Spoken by Cedric: “Once, when I fell down and cut my knee, she gave me an apple for nothing. I’ve always remembered her for it. You know you always remember people who are kind to you.”
About the Earl: ‘He had been so selfish himself that he had missed the pleasure of seeing unselfishness in others, and he had not known how tender and faithful and affectionate a kind-hearted little child can be, and how innocent and unconscious are its simple, generous impulses.’
Dearest to Cedric: “Be only good dear, only be brave, only be kind and true always, and then you will never hurt anyone, so long as you live, and you may help many, and the big world may be better because my little child was born. And that is best of all, Ceddie, it is better than everything else, that the world should be a little better because a man has lived- even ever so little better, dearest.”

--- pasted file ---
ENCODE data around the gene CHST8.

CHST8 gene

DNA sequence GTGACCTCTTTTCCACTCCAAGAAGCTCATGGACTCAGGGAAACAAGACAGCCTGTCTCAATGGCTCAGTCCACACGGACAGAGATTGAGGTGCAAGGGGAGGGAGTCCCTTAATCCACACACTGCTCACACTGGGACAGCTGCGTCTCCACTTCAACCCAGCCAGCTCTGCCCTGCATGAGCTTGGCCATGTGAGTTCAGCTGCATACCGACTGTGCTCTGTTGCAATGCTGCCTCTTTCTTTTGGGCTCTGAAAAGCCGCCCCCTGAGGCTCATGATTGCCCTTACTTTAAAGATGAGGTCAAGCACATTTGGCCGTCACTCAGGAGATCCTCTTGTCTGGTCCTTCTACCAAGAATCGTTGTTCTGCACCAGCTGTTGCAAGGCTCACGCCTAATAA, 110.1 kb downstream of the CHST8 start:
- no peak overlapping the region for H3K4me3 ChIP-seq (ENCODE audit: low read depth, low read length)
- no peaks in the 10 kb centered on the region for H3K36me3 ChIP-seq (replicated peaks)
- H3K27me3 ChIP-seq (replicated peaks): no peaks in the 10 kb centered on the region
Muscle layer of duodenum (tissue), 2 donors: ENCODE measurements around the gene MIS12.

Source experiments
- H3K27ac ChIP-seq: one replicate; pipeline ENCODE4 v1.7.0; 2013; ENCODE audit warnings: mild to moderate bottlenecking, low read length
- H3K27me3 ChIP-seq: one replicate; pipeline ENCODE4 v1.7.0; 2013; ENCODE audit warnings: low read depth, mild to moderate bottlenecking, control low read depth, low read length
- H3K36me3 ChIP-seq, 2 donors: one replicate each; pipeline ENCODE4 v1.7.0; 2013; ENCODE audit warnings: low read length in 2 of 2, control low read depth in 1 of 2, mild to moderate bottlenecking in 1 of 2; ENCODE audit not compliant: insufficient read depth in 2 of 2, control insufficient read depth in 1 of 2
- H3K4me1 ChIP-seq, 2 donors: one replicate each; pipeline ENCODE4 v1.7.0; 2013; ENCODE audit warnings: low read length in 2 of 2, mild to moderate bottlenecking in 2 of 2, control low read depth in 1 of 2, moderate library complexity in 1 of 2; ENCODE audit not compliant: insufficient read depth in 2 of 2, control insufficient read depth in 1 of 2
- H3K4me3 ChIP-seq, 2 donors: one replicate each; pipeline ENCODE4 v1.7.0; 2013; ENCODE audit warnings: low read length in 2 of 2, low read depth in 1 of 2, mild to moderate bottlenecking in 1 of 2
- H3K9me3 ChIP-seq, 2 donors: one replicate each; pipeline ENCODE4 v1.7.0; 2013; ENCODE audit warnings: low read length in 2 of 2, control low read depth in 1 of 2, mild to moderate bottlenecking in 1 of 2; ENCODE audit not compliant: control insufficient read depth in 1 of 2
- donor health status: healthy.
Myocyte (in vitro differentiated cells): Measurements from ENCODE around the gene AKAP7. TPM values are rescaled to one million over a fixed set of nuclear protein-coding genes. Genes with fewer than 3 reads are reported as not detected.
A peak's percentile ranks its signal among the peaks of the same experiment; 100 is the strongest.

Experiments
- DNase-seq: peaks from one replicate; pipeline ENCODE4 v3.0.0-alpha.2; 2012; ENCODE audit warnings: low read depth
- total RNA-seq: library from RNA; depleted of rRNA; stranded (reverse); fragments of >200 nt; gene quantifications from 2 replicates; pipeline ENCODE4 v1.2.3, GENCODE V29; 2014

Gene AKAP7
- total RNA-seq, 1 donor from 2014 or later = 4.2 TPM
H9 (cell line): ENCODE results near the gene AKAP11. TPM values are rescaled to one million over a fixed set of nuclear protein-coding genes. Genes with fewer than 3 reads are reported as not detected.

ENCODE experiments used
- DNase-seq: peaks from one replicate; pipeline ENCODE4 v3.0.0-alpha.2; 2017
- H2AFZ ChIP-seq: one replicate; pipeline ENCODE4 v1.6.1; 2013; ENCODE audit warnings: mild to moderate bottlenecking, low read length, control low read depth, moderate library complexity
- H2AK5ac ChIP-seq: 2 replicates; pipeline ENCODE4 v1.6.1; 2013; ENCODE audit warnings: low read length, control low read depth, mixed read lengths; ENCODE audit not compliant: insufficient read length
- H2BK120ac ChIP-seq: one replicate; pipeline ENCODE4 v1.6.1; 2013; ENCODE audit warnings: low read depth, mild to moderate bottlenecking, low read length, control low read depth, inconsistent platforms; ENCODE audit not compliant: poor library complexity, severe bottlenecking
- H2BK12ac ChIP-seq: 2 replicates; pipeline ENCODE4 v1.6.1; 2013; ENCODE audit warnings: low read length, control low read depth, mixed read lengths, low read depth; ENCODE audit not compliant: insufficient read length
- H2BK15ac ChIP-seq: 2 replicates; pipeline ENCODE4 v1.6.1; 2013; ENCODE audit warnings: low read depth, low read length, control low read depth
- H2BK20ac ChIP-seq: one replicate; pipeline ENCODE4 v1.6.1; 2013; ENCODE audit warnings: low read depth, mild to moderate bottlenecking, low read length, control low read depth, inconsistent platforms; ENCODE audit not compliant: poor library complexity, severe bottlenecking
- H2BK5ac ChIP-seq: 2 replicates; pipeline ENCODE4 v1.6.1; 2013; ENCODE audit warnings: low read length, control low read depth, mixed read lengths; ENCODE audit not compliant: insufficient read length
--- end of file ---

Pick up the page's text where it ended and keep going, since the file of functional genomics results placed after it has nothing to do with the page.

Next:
‘It was really a very simple thing, after all- it was only that he had lived near a kind and gentle heart, and had been taught to think kind thoughts always and to care for others. It is a very little thing, perhaps, but it is the best thing of all. He knew nothing of earls and castles; he was quite ignorant of all grand and splendid things; but he was always lovable because he was simple and loving. To be so is like being born a king.’
|A still from a movie|
PS- The book’s been made into movies and there are theatrical adaptations based on this as well. I’m going to watch the 1936 movie, considered to be the best adaptation so far. :D Although, I'm apprehensive because none of the pictures of the many 'Little Lord Fauntleroy's I came across so far are anywhere close in beauty to how he was described in books. Anyhow, we know movies don't match up to books. :|
PPS- Have you read this too? I love F.H. Burnett’s books! (Read: The Secret Garden, A Little Princess and now Little Lord Fauntleroy too!)